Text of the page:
Foley artists reproduce everyday sound effects for radio, film and television.
Humans are able to navigate the world around us through our five senses and it could be argued that we have significant reliance on sight and hearing over touch, taste and smell. Using our senses, we can learn from our interactions with the world around us and begin to predict actions and reactions in our environment.
For robots to function more effectively in industrial and commercial settings, they too will need to be able to make predictions about their surroundings.
Researchers from MIT’s Computer Science and Artificial Intelligence Laboratory (CSAIL) have developed an algorithm capable of predicting sound. When shown a video of an object being hit, the algorithm produces a realistic sound capable of fooling human ears.
The ability for artificial intelligence (AI) to replicate sounds is impressive in itself, but Andrew Owens, a CSAIL PhD student, believes the development could be helpful in allowing robots to understand the world around them.
Researchers have developed an algorithm that predicts sound, which could help robots decipher their surroundings. Similar algorithms could also lead to better sound effects for film and television.
“When you run your finger across a wine glass, the sound it makes reflects how much liquid is in it,” said Owens. “An algorithm that simulates such sounds can reveal key information about objects’ shapes and material types, as well as the force and motion of their interactions with the world. A robot could look at a sidewalk and instinctively know that the cement is hard and the grass is soft and therefore know what would happen if it stepson either of them.”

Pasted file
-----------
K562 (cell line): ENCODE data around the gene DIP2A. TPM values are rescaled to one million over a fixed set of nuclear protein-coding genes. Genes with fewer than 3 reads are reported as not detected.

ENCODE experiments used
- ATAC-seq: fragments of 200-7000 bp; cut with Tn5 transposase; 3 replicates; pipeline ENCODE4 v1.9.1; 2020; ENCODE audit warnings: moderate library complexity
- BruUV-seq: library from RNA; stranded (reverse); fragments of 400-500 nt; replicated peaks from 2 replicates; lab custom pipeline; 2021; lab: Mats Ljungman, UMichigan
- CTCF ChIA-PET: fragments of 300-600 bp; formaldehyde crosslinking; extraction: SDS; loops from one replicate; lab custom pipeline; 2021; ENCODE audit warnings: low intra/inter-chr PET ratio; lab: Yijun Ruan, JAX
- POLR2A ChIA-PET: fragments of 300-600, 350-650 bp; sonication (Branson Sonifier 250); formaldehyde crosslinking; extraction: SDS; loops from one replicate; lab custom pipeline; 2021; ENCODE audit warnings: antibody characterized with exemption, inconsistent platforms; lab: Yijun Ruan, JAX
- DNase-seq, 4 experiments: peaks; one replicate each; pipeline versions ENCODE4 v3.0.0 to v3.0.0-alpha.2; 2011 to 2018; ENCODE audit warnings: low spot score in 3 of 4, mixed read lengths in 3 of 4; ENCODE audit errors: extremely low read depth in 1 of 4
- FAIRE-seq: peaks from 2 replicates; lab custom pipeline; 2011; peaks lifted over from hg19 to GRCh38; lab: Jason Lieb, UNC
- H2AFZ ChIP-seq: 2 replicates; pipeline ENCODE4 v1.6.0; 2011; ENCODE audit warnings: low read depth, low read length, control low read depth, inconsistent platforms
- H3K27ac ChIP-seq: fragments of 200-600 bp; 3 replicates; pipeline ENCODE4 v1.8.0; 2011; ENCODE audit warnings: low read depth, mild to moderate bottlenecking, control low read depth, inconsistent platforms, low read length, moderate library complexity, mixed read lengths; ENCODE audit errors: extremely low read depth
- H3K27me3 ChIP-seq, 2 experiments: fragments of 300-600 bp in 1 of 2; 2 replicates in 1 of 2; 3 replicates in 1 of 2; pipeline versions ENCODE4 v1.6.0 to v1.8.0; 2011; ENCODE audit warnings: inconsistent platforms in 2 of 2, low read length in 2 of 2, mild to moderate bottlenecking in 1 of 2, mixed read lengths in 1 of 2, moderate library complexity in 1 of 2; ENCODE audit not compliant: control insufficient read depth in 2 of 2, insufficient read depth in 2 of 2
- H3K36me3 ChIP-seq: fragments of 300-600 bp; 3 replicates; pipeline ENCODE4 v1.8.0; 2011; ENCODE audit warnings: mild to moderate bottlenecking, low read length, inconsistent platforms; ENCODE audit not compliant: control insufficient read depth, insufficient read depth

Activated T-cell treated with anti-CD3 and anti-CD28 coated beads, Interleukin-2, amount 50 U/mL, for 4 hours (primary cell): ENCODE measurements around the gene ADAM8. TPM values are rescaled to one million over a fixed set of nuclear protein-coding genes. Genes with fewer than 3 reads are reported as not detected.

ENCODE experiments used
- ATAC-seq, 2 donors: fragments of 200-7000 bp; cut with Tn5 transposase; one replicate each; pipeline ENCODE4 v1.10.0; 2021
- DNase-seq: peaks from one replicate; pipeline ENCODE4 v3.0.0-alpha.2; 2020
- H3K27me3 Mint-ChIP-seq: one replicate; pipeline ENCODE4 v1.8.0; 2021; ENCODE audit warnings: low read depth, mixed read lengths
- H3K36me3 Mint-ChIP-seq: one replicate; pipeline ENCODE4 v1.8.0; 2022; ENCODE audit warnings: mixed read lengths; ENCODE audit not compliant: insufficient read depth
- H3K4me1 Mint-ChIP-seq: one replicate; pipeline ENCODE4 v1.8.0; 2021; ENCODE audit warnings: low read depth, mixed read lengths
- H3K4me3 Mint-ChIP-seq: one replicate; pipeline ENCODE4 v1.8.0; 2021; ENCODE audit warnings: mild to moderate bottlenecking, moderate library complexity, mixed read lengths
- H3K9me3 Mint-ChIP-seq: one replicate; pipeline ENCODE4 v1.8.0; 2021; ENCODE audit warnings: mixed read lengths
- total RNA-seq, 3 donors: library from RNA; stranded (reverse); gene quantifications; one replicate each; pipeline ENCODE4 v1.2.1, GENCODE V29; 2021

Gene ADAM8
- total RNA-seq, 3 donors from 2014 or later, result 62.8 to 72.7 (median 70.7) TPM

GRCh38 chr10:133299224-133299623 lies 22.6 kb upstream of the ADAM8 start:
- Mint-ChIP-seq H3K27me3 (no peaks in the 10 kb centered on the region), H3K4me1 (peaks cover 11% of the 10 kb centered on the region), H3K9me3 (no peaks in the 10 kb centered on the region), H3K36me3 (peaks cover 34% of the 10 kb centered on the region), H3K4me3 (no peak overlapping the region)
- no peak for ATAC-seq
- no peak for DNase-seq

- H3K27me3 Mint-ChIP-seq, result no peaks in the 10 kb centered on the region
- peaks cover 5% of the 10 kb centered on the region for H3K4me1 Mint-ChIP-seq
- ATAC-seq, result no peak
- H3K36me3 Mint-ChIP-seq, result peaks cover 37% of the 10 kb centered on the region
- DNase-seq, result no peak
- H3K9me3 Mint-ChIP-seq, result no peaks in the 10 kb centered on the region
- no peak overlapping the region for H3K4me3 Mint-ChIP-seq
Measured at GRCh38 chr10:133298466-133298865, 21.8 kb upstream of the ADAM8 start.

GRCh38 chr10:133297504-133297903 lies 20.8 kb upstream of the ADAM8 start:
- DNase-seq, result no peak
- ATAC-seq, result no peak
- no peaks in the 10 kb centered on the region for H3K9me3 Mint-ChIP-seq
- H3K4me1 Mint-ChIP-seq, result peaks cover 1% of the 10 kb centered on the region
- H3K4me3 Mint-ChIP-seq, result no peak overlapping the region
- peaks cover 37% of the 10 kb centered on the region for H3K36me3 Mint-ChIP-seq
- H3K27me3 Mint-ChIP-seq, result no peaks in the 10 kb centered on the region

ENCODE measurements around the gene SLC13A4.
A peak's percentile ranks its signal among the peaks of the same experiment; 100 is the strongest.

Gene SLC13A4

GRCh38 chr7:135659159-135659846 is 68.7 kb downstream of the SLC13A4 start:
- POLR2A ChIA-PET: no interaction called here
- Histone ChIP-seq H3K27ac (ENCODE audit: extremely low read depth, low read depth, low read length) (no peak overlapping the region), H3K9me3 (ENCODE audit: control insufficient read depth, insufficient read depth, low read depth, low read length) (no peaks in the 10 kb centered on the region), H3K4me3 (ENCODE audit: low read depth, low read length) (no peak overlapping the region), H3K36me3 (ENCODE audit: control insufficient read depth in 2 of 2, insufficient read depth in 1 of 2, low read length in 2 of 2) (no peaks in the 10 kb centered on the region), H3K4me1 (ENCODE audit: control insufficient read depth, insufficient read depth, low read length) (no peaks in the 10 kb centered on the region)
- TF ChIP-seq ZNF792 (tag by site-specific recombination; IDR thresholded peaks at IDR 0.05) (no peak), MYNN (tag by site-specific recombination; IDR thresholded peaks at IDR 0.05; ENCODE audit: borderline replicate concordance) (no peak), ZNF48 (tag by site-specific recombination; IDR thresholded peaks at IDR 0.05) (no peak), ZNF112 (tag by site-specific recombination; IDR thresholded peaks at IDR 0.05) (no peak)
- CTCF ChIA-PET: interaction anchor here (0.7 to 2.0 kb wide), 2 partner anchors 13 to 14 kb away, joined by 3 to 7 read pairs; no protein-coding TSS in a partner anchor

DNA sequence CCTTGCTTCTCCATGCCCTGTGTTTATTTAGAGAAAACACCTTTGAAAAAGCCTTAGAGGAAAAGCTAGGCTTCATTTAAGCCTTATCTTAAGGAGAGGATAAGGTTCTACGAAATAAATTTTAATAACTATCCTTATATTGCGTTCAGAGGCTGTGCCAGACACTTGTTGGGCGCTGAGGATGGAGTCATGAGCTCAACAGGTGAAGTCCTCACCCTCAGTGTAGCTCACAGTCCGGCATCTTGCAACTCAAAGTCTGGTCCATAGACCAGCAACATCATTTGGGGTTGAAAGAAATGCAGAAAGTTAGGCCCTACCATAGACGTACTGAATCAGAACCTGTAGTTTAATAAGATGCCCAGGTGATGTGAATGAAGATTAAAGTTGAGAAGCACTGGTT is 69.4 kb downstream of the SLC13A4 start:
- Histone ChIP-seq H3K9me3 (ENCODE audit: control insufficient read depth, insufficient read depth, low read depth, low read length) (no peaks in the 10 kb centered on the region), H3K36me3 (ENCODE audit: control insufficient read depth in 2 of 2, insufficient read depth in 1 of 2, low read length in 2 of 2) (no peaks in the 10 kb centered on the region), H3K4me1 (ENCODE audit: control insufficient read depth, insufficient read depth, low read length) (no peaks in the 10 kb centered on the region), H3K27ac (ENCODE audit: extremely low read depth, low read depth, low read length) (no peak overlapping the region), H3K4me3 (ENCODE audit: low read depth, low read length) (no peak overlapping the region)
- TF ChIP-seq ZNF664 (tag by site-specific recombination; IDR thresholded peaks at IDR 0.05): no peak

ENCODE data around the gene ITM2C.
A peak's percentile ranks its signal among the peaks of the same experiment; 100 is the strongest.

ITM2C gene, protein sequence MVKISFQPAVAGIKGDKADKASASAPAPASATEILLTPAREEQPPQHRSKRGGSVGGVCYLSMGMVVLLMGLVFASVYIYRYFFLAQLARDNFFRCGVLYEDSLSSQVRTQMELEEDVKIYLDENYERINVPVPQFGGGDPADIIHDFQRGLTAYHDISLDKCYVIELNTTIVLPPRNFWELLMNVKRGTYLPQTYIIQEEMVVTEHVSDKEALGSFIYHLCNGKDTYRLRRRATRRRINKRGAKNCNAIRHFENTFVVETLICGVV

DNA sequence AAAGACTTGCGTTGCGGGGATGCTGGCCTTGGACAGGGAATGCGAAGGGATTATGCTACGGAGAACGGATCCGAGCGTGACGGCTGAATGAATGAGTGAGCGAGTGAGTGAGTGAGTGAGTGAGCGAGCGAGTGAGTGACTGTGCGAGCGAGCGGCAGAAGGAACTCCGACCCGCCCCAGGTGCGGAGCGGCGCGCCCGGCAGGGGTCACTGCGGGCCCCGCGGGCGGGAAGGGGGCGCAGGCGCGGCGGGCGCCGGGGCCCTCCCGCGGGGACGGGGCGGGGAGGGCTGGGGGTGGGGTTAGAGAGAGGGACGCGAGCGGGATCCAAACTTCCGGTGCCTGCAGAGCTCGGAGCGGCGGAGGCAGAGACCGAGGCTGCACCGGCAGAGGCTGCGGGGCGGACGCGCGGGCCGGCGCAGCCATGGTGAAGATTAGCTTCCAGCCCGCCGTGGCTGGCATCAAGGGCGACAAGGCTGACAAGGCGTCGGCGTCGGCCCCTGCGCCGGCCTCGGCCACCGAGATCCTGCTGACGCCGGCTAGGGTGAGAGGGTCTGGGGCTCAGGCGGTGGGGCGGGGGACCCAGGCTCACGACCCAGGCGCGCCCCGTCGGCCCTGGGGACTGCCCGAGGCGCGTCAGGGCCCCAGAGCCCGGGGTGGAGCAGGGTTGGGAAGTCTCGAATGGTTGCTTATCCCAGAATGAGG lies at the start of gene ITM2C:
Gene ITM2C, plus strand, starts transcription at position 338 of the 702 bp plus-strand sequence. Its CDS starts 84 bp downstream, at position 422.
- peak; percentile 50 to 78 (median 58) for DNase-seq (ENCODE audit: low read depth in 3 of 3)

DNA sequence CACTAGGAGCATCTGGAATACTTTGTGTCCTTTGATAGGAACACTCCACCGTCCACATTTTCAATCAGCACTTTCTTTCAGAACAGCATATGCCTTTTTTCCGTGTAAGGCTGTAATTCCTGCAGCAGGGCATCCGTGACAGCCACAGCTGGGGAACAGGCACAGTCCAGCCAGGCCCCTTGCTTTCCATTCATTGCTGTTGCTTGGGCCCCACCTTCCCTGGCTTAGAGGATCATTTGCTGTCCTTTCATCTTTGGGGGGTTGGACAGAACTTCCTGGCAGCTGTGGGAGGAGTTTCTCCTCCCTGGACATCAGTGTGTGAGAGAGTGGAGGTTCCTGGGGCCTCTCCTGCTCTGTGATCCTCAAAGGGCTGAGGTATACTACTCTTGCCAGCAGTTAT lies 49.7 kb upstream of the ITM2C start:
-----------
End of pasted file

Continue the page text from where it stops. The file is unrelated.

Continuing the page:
Deep Learning Algorithm Fools Humans
By filtering through data, computers can find patterns on their own without supervision. This technique is inherent to “deep learning.”
To train the sound-predicting algorithm, the researchers gave it approximately 1,000 videos of 46,000 sounds, all produced by a drumstick hitting, scraping or prodding various objects.
The team fed these videos to the deep-learning algorithm, which deconstructed the sounds by analyzing pitch, loudness and other features. Through the study of sound properties, the algorithm built a vast database of sounds (dubbed “Greatest Hits” by the researchers).
Eventually, when shown a new video, the algorithm was able to predict what the new sound was similar to by matching it to what was stored in its database. The program's capabilities include differentiating between high and low pitches and between staccato taps and rustling ivy, for example.
But how convincing are the fake sounds?
To find out, the researchers showed subjects two videos of collisions. One video used the actual sound recorded, while the other used the algorithm's sound. When asked which one was real, viewers picked the fake sound over the real one twice as often.
Human ears were fooled more often by less distinct sounds made by materials such as leaves and dirt. With wood or metal, they could more easily tell the difference.
Despite initial test successes, there is still room for improvement. For instance, the program falters in response to erratic movement. Another limitation is that it depends on “visually indicated sounds,” caused directly by the physical interaction shown in the videos.
Still, the algorithm brings us that much closer to developing smarter, more sophisticated robots that can interact more effectively with their surroundings.
For another example of AIs doing a better job than humans, read about an AI that can replace physicists